Geographical Location and Population
Banepa (Nepal Bhasa: भोंत) is a municipality situated in a valley at about 4800 ft above sea level in central Nepal. Banepa, the historical town, is about 25 km east from Kathmandu. At the time of the 2011 Nepal census, it has a population of 24,764. The main attraction of Banepa is the temple of Chandeshwori, located approximately 1 km northeast of the town along the Rudramati River. The Dhaneshwor Temple is 1 km south of the town. Banepa is also well known for its eight different temples of Lord Ganesh, Narayanthan, the temple of lord Narayan, Bhimshenthan, the temple of Lord Bhimshen and eight different ponds.
→ Banepa near Chandeshwori Pitha
→ Panauti near Prayaga Tirtha of Nepal
→ Nala near Nala Bhagawati
→ Dhulikhel near Narayana
→ Khadpu near Dhaneshwor
→ Chaukot near the resident of Chaukora Rishi
→ Sanga, near Nasika Pitha.
Anandedeva united the scattered villages and made modern Banepa surrounded by eight gates with a Ganesh (the elephant - headed god of good omen) at each of the gates in eight different directions in kaligat year 4197 (around 1153 B.S.). He also built a temple of Chandeshwari and arranged a trust fund for the goddess. It is also believe that when entire Kathmandu Valley was covered with lake, there was a small kindgdom in Banepa.
Intangible Cultural Heritage
→ Kathmandu Valley
The cultural heritage of the Kathmandu Valley is illustrated by seven groups of monuments and buildings which display the full range of historic and artistic achievements for which the Kathmandu Valley is world famous. The seven include the Durbar Squares of Hanuman Dhoka (Kathmandu), Patan and Bhaktapur, the Buddhist stupas of Swayambhu and Bauddhanath and the Hindu temples of Pashupati and Changu Narayan.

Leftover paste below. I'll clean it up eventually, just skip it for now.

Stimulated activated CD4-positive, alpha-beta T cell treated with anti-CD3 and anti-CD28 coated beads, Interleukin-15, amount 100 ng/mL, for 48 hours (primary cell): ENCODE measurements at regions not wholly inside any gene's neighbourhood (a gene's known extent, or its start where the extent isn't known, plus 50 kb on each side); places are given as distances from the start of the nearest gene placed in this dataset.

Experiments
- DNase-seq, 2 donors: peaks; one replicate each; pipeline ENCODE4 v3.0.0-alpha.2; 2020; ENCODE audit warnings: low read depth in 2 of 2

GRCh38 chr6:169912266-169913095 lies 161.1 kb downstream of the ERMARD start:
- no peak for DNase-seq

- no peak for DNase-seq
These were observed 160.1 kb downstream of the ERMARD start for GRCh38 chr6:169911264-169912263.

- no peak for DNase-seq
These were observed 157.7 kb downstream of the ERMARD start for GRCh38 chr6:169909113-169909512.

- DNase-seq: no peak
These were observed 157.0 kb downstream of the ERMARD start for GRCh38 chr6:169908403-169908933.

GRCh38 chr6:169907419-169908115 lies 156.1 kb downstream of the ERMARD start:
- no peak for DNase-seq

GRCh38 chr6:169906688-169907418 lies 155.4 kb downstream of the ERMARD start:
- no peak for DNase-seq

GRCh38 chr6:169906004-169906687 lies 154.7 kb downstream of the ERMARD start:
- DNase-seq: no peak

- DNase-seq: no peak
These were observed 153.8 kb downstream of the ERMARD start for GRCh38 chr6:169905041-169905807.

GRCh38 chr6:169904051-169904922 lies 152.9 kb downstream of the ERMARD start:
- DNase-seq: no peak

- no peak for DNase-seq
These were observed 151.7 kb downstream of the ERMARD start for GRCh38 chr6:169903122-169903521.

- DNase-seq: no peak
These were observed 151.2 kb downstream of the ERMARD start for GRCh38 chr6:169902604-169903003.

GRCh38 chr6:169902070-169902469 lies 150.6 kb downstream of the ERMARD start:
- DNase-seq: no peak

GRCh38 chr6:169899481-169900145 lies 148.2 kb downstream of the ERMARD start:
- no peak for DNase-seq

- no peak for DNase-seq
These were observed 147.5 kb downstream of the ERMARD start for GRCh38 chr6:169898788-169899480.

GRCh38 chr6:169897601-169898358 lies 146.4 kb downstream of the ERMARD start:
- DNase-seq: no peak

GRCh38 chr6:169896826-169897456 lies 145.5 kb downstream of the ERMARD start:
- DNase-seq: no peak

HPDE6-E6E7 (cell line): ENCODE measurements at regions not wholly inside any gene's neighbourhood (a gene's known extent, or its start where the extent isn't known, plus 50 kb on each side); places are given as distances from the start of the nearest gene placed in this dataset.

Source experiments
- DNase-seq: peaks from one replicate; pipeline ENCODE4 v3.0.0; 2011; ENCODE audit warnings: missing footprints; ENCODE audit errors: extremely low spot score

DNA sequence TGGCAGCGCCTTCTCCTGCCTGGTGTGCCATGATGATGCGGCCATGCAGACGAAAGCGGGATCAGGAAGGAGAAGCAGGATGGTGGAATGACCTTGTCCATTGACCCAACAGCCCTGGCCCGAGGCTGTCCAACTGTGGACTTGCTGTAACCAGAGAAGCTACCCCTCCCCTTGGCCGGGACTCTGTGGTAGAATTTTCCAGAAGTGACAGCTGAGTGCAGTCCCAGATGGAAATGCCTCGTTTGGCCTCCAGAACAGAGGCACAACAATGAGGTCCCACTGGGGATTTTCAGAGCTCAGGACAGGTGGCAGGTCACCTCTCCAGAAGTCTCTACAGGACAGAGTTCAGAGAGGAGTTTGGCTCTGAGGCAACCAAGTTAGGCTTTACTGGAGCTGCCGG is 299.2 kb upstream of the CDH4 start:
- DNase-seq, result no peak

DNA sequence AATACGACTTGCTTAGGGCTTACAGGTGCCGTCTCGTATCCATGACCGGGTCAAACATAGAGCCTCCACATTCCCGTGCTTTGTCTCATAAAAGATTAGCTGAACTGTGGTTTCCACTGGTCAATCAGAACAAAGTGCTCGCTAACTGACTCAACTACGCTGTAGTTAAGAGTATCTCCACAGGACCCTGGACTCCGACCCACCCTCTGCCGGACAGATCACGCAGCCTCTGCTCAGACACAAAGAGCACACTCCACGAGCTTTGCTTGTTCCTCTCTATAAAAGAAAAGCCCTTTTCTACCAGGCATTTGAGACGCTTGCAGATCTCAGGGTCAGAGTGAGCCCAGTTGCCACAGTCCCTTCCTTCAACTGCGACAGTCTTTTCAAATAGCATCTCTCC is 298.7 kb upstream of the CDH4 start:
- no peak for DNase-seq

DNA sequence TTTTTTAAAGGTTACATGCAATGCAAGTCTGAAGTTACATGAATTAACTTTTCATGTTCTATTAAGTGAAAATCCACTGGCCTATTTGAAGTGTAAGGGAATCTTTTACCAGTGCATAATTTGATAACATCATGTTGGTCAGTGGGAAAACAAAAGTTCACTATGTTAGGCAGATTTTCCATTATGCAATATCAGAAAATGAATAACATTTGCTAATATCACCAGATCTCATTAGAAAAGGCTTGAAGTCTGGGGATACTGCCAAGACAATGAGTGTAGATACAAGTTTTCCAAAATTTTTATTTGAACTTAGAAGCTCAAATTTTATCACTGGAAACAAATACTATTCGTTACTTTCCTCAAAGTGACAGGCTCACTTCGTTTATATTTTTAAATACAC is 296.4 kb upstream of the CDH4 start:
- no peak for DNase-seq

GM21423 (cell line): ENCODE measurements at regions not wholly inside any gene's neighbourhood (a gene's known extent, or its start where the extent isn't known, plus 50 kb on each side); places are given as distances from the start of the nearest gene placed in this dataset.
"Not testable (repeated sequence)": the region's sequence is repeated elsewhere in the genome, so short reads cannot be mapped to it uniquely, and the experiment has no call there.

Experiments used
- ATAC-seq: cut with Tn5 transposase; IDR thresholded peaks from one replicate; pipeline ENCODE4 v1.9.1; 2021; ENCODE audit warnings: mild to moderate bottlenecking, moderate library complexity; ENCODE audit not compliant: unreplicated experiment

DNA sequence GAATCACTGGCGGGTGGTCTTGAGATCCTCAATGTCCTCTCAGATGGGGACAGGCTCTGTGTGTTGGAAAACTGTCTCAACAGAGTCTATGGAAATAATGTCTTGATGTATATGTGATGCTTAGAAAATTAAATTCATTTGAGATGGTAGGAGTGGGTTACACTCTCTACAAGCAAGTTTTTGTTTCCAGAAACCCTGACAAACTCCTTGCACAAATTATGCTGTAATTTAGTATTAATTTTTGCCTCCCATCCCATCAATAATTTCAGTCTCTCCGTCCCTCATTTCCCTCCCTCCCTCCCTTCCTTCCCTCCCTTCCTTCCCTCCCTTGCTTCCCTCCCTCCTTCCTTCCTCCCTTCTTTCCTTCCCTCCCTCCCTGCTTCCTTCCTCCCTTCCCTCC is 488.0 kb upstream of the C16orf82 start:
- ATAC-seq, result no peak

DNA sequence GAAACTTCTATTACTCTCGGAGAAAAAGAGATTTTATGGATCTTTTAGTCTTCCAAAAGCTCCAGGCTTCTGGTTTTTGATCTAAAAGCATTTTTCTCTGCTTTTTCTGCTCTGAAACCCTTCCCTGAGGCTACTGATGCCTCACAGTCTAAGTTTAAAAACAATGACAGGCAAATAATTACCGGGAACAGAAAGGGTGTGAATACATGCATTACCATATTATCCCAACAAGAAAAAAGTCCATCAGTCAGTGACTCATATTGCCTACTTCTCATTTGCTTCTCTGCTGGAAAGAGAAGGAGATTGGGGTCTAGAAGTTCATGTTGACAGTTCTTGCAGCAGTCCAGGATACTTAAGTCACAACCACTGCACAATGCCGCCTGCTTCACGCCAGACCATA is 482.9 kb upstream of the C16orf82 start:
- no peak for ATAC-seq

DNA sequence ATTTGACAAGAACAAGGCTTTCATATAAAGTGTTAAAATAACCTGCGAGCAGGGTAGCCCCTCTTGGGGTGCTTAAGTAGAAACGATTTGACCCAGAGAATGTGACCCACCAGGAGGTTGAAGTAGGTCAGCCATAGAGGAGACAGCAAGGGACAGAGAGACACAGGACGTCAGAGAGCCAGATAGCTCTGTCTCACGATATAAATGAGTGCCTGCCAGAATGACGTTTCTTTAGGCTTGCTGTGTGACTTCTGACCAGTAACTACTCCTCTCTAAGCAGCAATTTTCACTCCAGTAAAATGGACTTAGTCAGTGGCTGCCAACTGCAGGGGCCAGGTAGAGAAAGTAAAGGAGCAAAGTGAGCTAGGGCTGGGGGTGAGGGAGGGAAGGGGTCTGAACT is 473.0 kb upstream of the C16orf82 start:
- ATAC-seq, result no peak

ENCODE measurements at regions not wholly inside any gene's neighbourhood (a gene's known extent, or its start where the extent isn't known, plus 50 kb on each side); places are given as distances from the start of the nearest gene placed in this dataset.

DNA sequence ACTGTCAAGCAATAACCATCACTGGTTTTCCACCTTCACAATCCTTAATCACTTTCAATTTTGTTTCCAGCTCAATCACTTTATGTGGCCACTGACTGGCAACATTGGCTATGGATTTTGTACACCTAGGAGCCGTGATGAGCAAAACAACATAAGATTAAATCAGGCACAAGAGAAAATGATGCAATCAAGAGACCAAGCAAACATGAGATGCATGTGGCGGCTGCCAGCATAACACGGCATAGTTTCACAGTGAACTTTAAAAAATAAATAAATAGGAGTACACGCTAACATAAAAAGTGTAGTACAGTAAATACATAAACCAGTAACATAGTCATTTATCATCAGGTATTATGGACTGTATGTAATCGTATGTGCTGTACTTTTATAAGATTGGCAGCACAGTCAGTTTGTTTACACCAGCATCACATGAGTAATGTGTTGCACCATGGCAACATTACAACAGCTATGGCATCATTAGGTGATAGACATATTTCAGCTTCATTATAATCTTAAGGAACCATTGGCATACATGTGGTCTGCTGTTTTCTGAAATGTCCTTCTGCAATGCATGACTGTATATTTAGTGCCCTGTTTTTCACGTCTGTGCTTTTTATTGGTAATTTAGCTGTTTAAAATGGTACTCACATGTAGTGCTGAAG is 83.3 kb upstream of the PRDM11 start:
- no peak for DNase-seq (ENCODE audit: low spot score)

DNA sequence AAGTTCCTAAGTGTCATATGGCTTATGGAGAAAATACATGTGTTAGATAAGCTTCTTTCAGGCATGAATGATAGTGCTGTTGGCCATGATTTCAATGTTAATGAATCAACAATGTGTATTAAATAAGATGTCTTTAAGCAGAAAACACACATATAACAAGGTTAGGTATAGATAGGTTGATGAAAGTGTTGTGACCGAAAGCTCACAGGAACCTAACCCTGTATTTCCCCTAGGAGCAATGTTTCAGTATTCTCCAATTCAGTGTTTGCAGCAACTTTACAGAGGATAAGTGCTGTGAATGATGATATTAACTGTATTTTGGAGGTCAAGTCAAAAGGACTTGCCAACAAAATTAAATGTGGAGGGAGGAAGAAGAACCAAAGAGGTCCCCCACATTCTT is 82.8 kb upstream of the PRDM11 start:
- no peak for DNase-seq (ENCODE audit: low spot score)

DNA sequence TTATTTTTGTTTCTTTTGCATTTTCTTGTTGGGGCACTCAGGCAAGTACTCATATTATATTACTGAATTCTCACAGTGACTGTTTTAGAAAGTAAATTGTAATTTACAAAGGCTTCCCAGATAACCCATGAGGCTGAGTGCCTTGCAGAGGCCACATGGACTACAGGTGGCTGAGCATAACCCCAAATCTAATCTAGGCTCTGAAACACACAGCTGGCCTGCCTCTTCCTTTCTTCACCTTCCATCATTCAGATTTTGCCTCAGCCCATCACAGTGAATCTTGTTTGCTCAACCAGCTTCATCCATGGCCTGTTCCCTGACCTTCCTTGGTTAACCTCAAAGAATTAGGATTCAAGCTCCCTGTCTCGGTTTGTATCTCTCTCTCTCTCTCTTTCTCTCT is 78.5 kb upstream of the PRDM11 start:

→ Sagarmatha National Park
Sagarmatha is an exceptional area with dramatic mountains, glaciers and deep valleys, dominated by Mount Everest, the highest peak in the world (8,848 m). Several rare species, such as the snow leopard and the lesser panda, are found in the park. The presence of the Sherpas, with their unique culture, adds further interest to this site.
→ Chitwan National Park
At the foot of the Himalayas, Chitwan is one of the few remaining undisturbed vestiges of the 'Terai' region, which formerly extended over the foothills of India and Nepal. It has a particularly rich flora and fauna. One of the last populations of single-horned Asiatic rhinoceros lives in the park, which is also one of the last refuges of the Bengal tiger.
→ Lumbini, the Birthplace of the Lord Buddha
Siddhartha Gautama, the Lord Buddha, was born in 623 B.C. in the famous gardens of Lumbini, which soon became a place of pilgrimage. Among the pilgrims was the Indian emperor Ashoka, who erected one of his commemorative pillars there. The site is now being developed as a Buddhist pilgrimage centre, where the archaeological remains associated with the birth of the Lord Buddha form a central feature.